Masoka Dube

By Masoka Dube


Council violence in Mpumalanga points to ANC ‘tasting defeat’ – Analysts

ANC members in Mpumalanga resort to violence amid fears of losing power in upcoming elections, analysts say.

Unruly behaviour and violence are the order of the day with members of the ANC in Mpumalanga as they realise they might lose power in the upcoming elections, according to the political analysts.

The analysts were reacting to reports that ruling party members manhandled the Steve Tshwete municipality speaker during a motion of no confidence against the mayor, Mhlonishwa Masilela, recently.

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In a video clip seen by The Citizen, a group believed to be members of the ANC approached the speaker, Thatho Mathunyane, and started swearing at him, pointing fingers, while some pushed him.

It is unclear what angered the members. Political analyst Prof Sipho Seepe said the conduct does not come as a surprise.

More violence possible

“With the ANC expected to lose more votes, we should not rule out the possibility of violence rearing its ugly head. We should also not rule out the possibility of the results being manipulated to ensure that the party remains in power.

“Power is addictive. The loss of it can trigger violent responses from those who have lost.

“Arguably, this behaviour has long been condoned by the ANC. All one has to do is to cast one’s eyes to the Eastern Cape 2017 conference, dubbed the festival of chairs, which ended up favouring Ramaphosa’s faction,” Seepe said.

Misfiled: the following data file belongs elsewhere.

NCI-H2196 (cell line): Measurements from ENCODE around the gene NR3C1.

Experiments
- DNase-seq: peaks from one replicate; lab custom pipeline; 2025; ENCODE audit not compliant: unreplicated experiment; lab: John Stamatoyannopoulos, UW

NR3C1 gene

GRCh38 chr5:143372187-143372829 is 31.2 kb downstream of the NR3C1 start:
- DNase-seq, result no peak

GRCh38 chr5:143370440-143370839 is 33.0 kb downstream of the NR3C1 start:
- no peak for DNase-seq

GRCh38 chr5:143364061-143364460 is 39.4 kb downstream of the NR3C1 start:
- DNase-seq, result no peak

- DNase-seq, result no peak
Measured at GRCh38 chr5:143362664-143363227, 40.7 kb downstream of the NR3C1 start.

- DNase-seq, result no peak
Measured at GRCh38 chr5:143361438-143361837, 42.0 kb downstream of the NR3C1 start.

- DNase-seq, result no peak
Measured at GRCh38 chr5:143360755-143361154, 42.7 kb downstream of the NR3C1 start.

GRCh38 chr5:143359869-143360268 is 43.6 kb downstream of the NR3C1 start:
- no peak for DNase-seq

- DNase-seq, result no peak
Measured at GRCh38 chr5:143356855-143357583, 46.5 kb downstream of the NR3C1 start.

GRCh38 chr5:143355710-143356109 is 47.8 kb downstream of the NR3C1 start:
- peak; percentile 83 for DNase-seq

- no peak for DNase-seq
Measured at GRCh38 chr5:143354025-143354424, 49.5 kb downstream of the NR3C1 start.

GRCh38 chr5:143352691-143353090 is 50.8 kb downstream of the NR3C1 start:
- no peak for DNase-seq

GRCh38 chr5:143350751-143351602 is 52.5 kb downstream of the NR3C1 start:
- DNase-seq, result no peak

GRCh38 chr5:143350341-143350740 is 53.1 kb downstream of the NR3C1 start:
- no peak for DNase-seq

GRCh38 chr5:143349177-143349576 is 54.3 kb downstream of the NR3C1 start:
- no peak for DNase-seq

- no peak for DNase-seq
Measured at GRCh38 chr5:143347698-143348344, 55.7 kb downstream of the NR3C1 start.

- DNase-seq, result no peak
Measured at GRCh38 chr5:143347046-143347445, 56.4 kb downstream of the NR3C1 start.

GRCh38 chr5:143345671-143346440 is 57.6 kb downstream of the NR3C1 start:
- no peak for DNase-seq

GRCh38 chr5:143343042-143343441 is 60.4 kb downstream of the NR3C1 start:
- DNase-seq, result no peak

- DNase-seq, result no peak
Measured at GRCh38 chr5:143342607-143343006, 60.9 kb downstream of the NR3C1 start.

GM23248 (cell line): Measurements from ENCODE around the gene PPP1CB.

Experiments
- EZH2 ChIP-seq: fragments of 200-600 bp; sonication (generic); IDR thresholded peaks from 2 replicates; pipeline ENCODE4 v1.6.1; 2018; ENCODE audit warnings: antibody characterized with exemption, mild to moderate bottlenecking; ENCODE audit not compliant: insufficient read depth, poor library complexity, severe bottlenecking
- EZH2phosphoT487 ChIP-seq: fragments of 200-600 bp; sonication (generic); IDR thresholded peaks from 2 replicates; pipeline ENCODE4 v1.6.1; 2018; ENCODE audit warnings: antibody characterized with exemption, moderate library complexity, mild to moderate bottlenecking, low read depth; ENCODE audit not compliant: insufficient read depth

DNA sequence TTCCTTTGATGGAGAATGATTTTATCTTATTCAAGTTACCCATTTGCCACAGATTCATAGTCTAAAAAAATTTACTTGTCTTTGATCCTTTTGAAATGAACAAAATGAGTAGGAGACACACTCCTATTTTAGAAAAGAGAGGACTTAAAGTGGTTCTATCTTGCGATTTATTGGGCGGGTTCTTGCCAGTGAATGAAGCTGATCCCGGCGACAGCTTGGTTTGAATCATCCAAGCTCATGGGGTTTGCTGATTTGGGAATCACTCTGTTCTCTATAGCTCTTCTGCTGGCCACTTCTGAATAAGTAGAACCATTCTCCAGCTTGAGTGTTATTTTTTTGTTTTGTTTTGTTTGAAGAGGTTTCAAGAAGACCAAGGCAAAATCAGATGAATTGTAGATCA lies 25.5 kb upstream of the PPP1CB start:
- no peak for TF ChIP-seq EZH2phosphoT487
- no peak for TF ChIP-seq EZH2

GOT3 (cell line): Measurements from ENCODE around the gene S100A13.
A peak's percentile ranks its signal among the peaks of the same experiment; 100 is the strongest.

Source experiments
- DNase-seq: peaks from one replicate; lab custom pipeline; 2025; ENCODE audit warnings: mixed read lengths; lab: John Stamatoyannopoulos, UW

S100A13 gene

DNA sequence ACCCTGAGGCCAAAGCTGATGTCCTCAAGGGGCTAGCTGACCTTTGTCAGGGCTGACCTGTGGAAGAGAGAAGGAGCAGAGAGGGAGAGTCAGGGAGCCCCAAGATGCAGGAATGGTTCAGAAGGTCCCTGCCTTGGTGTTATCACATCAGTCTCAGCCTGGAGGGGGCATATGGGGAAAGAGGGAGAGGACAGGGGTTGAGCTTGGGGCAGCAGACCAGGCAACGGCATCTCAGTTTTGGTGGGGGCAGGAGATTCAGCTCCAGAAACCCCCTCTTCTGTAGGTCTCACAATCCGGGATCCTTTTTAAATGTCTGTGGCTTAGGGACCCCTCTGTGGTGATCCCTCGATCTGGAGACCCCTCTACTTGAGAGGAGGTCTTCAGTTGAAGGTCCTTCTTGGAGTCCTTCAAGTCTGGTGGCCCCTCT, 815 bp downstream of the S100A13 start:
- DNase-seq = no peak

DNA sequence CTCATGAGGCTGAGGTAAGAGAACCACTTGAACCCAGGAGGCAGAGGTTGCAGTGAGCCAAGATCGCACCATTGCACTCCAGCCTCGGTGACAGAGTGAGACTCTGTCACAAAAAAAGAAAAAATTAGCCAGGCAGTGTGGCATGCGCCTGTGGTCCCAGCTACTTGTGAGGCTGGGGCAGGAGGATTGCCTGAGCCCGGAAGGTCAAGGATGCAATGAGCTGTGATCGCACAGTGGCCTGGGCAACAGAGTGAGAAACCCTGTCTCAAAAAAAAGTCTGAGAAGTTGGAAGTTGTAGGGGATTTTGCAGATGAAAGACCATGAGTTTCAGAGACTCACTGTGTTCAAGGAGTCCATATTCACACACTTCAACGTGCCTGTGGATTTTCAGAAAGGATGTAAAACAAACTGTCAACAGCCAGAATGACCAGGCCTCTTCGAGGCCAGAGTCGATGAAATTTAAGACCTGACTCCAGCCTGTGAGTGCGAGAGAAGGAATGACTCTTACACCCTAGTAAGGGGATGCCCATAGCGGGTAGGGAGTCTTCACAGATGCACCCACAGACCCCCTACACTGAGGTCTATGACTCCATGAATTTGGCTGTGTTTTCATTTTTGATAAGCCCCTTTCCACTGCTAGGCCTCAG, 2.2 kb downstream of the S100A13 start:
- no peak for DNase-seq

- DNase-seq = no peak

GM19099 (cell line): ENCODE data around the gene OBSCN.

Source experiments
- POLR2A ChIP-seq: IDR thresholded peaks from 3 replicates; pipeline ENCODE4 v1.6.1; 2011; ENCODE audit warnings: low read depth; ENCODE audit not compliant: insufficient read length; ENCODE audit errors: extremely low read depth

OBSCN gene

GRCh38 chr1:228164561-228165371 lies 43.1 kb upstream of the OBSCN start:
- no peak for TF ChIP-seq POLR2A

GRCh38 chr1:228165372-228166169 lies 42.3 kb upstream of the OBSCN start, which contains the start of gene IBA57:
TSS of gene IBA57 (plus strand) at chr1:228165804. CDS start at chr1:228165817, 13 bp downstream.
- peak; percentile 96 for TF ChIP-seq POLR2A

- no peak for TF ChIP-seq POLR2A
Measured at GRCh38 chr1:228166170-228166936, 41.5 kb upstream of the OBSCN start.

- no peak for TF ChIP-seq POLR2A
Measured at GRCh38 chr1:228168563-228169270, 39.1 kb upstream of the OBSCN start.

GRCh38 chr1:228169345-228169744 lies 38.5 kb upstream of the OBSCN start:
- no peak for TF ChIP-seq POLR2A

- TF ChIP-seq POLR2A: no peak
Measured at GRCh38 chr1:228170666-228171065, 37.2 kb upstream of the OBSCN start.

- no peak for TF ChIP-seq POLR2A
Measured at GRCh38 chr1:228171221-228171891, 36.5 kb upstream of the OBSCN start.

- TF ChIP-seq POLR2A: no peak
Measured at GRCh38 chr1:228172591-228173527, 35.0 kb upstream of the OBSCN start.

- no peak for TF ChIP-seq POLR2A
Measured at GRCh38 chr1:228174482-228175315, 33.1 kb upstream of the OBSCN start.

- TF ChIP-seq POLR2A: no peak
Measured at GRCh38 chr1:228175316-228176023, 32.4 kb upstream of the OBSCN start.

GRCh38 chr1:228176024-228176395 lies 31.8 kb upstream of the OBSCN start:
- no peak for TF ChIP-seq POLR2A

The Mpumalanga incident happened as the motion of no confidence in Masilela was about to start. The meeting was adjourned. It was the second time the motion was postponed.

On 13 May, the mayor could not attend as he told the council that he was ill and produced a doctor’s letter.

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The council comprises the DA, EF, Freedom Front Plus, the ANC, and the Middelburg & Hendrina Residents Front, a party represented by the speaker. Goodenough Mashego, an independent political analyst, said the ruling party members find it difficult to accept defeat.

The party members were not trained on how to deal with defeat and become an opposition party, he said. Since 1912, the ANC had been training its members on how to govern and not to become an opposition.

“Since they were not geared up to oppose, they started being violent and aggressive when they realised that they were losing. What we see happening in the Steve Tshwete municipality is not surprising.

“We might see a lot of this after the elections because it is obvious the party is going to slump in terms of numbers and the comrades will not accept that.”

The DA has vowed to take action against the ANC’s “unruly behaviour.”